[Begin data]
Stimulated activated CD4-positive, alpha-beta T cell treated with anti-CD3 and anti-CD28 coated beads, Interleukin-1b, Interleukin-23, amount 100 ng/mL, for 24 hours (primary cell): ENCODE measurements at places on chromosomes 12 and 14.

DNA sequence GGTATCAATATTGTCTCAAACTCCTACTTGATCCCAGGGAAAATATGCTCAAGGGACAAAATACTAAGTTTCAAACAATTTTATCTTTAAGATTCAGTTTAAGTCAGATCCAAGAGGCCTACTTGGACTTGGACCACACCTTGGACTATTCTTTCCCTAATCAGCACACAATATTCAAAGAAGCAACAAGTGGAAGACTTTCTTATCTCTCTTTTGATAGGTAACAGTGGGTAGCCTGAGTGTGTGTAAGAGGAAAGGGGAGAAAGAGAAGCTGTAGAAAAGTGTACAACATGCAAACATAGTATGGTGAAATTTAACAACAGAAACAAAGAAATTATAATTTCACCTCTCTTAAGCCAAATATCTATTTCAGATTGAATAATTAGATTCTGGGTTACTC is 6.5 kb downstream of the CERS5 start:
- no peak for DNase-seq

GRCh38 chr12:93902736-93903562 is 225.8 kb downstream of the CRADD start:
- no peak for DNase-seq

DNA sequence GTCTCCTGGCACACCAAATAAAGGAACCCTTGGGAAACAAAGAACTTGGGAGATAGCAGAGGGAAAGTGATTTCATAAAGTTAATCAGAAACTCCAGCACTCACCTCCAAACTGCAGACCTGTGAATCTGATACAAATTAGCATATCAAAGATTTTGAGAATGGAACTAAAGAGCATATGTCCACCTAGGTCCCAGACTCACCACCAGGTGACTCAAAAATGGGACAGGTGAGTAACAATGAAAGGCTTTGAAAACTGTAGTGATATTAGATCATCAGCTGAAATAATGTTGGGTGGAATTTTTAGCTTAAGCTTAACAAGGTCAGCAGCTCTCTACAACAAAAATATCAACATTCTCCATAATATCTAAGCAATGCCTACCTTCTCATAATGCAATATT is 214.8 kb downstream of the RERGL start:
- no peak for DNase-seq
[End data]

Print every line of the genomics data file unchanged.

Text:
Stimulated activated CD4-positive, alpha-beta T cell treated with anti-CD3 and anti-CD28 coated beads, Interleukin-1b, Interleukin-23, amount 100 ng/mL, for 24 hours (primary cell): ENCODE measurements at places on chromosomes 12 and 14.

DNA sequence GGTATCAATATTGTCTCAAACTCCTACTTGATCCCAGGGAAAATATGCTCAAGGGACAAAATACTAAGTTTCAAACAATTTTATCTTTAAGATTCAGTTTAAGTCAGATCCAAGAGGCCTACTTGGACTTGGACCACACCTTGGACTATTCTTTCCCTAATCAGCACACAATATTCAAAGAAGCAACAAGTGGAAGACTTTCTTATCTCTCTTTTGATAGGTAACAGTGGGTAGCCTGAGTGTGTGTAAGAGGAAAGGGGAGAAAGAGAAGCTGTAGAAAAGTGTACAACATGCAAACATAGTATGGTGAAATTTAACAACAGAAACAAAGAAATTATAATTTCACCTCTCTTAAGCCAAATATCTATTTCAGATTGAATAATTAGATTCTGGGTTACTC is 6.5 kb downstream of the CERS5 start:
- no peak for DNase-seq

GRCh38 chr12:93902736-93903562 is 225.8 kb downstream of the CRADD start:
- no peak for DNase-seq

DNA sequence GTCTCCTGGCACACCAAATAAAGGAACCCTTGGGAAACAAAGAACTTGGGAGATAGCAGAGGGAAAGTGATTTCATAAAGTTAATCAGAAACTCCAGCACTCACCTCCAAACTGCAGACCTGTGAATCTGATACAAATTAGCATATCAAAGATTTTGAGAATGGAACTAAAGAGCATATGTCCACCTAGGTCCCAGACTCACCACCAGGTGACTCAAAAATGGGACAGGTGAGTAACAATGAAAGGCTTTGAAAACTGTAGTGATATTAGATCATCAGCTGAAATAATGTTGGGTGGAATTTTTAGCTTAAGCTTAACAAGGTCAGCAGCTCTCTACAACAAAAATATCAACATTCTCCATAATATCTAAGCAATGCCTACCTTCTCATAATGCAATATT is 214.8 kb downstream of the RERGL start:
- no peak for DNase-seq